N.J.’s primary election is June 8. Here’s what voters need to know

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A voter fills out their ballot in Cherry Hill, N.J. on Nov. 3, 2020. (Miguel Martinez for WHYY)

A voter fills out a ballot in Cherry Hill, N.J. on Nov. 3, 2020. (Miguel Martinez for WHYY)

New Jersey’s primary election this year is on Tuesday, June 8. Here’s what you need to know about how to cast your vote and who’s on the ballot.

First thing’s first: The deadline to register to vote in the primary is Tuesday, May 18. Unsure if you’re registered? You can check online.

Last year’s primary and general elections in the Garden State were conducted primarily by mail because of the COVID-19 pandemic. But Gov. Phil Murphy announced in March that this year’s primary election would occur mainly in person.

How to vote in person

All regular polling places will be open for residents to cast their votes on voting machines in the June primary election, the governor has said.

“We can take this step because our numbers — while up a bit over the past week — are holding steady, and we are expecting to be in a much better place two and a half months from now,” Murphy said in March.

If you’re unsure where your polling place is, you can look it up using your address on the state Division of Elections website.

Although Gov. Murphy signed a law establishing statewide early in-person voting in March, there will not be any early in-person voting in the June primary. A spokeswoman for the Secretary of State said counties still had to acquire new electronic poll books and train workers in how to use them. The November general election in New Jersey is expected to have early in-person voting.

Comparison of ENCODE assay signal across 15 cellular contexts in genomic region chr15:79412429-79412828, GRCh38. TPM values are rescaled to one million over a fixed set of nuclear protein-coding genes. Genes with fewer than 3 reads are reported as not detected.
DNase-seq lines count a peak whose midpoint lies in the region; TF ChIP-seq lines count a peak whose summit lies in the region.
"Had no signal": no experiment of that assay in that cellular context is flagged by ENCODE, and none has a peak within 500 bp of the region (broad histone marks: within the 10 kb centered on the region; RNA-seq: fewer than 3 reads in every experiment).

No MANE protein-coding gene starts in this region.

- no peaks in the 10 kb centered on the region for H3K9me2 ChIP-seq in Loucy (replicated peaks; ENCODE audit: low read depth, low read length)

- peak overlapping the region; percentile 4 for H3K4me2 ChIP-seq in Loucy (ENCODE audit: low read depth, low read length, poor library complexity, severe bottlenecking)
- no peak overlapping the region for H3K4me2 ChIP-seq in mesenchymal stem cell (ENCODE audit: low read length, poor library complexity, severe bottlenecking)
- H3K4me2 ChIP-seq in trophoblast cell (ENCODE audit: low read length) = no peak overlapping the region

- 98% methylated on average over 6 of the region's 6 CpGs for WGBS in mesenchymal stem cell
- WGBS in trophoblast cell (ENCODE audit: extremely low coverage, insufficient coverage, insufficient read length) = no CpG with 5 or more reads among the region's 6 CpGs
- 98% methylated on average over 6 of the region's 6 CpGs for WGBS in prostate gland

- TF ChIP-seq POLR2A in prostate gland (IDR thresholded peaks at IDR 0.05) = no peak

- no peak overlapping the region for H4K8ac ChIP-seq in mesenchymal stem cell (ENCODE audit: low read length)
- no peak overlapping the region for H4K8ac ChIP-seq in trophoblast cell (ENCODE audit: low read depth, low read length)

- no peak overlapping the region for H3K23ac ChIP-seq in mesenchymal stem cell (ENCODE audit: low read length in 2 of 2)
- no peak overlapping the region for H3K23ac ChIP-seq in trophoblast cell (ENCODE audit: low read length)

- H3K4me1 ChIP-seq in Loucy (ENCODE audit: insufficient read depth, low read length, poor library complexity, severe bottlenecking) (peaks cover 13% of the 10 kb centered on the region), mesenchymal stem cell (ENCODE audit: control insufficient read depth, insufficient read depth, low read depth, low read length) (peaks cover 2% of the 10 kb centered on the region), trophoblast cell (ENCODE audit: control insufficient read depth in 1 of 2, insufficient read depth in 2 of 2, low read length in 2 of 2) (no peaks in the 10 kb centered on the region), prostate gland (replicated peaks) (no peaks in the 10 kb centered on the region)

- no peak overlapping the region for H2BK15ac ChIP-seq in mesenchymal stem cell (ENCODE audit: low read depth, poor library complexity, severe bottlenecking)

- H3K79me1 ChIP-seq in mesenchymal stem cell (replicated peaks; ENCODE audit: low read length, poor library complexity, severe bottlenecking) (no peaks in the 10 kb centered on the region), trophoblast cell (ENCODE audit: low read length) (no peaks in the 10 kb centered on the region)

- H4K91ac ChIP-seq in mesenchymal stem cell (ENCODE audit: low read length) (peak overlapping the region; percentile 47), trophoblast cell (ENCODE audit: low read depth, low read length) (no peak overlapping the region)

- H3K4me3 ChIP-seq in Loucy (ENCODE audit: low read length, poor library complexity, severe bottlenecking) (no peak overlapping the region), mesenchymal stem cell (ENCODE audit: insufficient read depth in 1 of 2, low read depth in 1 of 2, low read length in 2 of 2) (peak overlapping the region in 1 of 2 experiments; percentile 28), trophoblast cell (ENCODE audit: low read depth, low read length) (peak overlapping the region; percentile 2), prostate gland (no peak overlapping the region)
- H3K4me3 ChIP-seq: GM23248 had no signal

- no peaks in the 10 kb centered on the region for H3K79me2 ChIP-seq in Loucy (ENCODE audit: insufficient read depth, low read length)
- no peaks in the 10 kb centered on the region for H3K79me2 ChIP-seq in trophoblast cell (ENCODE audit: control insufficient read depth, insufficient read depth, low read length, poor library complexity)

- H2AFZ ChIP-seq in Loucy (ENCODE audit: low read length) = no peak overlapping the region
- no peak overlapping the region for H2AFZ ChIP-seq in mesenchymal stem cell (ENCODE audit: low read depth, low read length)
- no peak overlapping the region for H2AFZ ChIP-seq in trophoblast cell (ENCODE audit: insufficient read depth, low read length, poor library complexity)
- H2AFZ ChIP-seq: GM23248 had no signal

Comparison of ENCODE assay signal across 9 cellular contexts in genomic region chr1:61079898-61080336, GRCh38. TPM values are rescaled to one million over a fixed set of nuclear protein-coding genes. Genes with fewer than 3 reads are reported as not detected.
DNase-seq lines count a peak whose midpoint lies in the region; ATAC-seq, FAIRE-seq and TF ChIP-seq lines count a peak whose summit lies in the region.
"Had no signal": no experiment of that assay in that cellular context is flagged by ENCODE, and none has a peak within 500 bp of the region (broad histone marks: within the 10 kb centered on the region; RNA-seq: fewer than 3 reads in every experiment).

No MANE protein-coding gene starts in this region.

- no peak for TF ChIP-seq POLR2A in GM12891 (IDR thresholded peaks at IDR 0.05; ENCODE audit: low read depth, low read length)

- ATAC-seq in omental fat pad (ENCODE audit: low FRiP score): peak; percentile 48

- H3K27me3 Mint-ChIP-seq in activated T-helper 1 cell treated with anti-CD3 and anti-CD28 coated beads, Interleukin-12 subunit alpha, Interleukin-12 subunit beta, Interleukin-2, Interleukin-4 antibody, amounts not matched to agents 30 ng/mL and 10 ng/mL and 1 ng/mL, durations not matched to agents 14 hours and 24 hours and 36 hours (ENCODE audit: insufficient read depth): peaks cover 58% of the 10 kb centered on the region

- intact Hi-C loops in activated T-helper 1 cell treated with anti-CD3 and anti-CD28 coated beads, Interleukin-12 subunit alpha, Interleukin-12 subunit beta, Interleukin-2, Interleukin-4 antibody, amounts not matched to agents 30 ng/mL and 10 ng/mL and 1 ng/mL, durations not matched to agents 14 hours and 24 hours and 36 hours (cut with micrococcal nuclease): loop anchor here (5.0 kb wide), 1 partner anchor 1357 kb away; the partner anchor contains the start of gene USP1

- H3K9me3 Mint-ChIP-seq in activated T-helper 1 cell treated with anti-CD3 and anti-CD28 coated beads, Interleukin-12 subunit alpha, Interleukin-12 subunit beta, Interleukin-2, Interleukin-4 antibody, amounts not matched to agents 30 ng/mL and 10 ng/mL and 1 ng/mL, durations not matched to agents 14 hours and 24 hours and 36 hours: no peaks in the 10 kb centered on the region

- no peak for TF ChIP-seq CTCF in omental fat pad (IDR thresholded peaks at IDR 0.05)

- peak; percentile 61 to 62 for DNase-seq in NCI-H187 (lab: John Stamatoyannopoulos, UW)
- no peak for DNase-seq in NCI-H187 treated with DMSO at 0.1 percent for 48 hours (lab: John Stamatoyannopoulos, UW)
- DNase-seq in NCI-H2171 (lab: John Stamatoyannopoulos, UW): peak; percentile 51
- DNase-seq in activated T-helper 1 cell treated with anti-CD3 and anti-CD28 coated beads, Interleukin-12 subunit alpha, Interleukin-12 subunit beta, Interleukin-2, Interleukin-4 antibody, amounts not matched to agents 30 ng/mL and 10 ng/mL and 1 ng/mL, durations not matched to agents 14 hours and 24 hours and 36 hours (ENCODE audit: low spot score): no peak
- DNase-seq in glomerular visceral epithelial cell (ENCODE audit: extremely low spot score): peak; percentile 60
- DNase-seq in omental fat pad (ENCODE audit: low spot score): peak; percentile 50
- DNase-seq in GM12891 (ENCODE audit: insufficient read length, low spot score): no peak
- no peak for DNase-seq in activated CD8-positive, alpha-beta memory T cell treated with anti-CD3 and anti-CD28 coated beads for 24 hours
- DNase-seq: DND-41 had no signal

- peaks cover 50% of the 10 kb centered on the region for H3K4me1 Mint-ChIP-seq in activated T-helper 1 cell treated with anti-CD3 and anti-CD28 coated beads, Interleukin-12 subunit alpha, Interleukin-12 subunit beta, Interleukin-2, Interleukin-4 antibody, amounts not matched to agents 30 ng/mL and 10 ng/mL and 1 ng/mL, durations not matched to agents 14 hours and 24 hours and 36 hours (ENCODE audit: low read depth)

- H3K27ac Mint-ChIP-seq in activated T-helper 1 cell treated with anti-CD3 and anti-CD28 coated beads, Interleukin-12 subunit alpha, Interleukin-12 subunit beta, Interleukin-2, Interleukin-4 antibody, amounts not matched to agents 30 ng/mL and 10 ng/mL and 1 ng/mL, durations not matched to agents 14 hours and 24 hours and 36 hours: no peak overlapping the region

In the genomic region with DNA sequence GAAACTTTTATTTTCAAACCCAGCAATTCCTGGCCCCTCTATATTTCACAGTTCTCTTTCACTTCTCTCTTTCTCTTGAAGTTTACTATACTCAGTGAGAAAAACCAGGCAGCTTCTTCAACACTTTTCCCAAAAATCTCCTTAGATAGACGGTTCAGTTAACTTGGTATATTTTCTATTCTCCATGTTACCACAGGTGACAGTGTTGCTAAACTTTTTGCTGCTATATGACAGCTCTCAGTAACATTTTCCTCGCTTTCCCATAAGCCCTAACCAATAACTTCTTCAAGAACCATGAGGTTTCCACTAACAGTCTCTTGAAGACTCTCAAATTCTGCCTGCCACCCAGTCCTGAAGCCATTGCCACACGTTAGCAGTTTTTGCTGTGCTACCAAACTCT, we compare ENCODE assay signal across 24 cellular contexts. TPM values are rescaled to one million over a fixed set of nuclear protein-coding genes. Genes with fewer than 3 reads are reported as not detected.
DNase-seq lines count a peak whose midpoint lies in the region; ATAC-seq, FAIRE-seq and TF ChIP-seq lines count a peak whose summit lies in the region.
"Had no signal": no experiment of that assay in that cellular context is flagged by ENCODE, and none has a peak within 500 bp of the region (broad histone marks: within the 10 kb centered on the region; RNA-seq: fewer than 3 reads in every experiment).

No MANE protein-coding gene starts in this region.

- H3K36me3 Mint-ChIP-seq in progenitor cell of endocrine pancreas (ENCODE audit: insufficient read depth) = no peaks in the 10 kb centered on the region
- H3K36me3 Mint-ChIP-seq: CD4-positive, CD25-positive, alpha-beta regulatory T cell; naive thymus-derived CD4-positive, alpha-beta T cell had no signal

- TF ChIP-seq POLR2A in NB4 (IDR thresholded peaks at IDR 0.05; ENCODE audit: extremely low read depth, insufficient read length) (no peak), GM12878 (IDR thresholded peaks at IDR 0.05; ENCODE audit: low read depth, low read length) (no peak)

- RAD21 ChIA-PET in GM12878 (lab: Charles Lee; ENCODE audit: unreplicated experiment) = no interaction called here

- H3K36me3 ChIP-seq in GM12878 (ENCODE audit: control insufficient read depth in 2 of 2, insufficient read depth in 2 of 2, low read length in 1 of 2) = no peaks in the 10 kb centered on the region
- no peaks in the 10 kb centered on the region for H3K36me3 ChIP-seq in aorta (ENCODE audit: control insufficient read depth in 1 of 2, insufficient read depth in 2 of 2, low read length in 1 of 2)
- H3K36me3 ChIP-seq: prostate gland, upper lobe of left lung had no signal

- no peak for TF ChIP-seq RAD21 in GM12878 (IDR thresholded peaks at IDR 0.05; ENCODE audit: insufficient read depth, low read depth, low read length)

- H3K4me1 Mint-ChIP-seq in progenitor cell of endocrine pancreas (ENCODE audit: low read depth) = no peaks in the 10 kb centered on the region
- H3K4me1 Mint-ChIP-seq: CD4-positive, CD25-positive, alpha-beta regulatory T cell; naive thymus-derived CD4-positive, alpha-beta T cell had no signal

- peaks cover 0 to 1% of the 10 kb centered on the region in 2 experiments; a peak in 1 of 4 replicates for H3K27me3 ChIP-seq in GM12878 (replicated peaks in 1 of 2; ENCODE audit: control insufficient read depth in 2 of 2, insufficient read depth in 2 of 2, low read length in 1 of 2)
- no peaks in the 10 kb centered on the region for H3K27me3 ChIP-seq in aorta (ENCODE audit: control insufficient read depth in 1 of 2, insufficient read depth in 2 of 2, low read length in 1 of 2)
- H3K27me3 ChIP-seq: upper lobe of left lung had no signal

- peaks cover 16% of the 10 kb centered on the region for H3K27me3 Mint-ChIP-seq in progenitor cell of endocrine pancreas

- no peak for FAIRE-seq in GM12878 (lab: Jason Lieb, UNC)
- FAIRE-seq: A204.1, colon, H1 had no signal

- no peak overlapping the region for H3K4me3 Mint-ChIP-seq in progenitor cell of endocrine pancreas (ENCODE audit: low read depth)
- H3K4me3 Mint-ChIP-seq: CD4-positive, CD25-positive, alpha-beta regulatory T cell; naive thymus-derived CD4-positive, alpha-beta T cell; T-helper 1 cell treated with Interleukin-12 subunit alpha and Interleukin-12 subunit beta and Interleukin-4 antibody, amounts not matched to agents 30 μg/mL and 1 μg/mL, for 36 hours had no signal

The Secretary of State’s office is working to provide guidance to county officials regarding COVID-19 safety protocols at the polls, which have not yet been released.

How to vote by mail

If you want to vote by mail in New Jersey’s primary election, you can, for any reason, by applying for a mail ballot with your county clerk.

If you want to receive your mail ballot by mail, you must apply for it by June 1, seven days before the election. You can also apply for it in person at your county clerk’s office until 3 p.m. the day before the election.

Once you fill out and seal your mail ballot, there are three ways to submit it for your vote to be counted: return it by mail, hand it in at your local polling place or at your county Board of Elections office, or put it in a secure ballot drop box in your county.

You can also track your mail ballot to make sure it’s received.

If you requested a mail ballot but never received it, or decide you’d rather vote in person, you can still vote at your local polling place. You’ll be required to cast a provisional ballot.

Who’s on the ballot

It’s a big election year for New Jersey. The governor and all 120 state lawmakers are on the ballot.

Gov. Phil Murphy, up for his second term this year, is running unopposed in the Democratic primary. The Republican race is a four-way match-up between former Assemblyman Jack Ciattarelli, former Somerset County Commissioner Brian Levine, Pastor Phil Rizzo, and businessman Hirsh Singh.

In the legislature, many incumbents are running for re-election, though many districts have uncontested primaries.

There are exceptions. Assemblymembers Gordon Johnson and Valerie Vainieri Huttle are locked in a bitter race for the Democratic nod in the 37th District to fill the seat of longtime Sen. Loretta Weinberg, who is retiring. Sen. Joe Cryan, D-Union, who is running for reelection, is facing a primary challenger from the lower house in Assemblyman Jamel Holley.

Some local elections are also on the June ballot. There is a heated Democratic primary in Camden to fill the vacancy left by former Mayor Frank Moran, who resigned suddenly this spring.

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